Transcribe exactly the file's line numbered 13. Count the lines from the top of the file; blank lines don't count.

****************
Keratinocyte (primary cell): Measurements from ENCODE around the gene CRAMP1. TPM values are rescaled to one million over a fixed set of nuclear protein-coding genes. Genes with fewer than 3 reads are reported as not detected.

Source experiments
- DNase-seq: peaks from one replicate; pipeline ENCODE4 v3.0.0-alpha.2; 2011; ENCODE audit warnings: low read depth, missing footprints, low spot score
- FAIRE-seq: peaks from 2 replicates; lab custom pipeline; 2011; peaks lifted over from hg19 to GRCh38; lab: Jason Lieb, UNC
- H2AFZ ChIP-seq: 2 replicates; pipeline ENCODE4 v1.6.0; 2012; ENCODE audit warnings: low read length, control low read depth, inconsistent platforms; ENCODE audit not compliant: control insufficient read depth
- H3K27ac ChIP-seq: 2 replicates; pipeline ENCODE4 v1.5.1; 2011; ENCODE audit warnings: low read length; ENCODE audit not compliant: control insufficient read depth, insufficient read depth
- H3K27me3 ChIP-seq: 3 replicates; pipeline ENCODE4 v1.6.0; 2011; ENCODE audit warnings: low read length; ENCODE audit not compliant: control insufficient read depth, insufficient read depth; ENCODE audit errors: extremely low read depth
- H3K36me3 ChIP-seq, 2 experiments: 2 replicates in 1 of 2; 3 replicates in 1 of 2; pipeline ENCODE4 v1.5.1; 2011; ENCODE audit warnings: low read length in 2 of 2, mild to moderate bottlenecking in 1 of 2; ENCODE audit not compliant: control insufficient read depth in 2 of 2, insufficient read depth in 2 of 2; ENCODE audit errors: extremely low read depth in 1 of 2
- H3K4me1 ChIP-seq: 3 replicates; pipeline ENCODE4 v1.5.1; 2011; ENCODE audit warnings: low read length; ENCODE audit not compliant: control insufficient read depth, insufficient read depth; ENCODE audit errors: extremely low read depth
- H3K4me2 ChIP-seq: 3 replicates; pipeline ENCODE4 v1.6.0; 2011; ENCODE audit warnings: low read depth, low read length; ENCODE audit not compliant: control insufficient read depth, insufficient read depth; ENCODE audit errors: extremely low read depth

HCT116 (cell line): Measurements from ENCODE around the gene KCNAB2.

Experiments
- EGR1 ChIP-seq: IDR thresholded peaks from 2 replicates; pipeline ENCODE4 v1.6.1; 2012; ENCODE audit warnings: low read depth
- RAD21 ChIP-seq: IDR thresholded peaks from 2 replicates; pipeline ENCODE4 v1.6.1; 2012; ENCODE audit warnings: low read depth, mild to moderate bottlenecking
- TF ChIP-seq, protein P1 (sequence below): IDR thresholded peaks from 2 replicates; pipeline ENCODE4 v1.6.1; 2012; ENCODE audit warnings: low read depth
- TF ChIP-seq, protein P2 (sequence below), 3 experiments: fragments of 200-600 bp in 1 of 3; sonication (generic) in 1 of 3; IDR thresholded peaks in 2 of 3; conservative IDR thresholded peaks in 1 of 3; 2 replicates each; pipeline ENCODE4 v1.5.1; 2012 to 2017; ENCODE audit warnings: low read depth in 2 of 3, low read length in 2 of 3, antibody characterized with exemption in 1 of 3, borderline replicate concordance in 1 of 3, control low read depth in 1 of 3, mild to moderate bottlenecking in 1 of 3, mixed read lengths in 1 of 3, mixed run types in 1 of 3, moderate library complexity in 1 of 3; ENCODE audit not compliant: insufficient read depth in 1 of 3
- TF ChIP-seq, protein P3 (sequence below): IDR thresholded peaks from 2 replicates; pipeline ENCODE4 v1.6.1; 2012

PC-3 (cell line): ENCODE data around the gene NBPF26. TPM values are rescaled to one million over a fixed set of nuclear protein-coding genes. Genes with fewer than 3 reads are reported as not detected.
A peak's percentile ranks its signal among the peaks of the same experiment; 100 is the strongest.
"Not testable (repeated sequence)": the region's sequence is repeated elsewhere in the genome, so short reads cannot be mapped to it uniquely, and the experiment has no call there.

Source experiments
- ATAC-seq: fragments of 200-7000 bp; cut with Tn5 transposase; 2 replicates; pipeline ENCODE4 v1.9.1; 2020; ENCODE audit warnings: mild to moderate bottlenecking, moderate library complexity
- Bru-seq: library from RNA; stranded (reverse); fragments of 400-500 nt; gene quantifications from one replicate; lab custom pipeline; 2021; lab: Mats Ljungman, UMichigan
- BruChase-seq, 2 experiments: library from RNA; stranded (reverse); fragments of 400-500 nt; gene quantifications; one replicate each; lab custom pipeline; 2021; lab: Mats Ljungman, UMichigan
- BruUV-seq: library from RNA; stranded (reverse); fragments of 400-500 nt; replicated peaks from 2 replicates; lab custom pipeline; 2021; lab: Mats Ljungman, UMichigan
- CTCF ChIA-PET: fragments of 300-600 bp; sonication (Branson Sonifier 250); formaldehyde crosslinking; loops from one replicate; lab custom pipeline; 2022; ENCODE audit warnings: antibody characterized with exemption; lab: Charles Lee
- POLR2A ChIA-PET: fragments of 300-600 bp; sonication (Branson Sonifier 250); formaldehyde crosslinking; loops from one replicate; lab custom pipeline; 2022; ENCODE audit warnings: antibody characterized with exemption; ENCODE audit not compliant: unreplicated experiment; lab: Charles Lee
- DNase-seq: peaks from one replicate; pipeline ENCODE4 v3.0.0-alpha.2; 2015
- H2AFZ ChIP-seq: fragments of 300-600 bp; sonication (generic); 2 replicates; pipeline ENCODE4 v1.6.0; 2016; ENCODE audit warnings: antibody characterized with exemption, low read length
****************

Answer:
- EGR1 ChIP-seq: IDR thresholded peaks from 2 replicates; pipeline ENCODE4 v1.6.1; 2012; ENCODE audit warnings: low read depth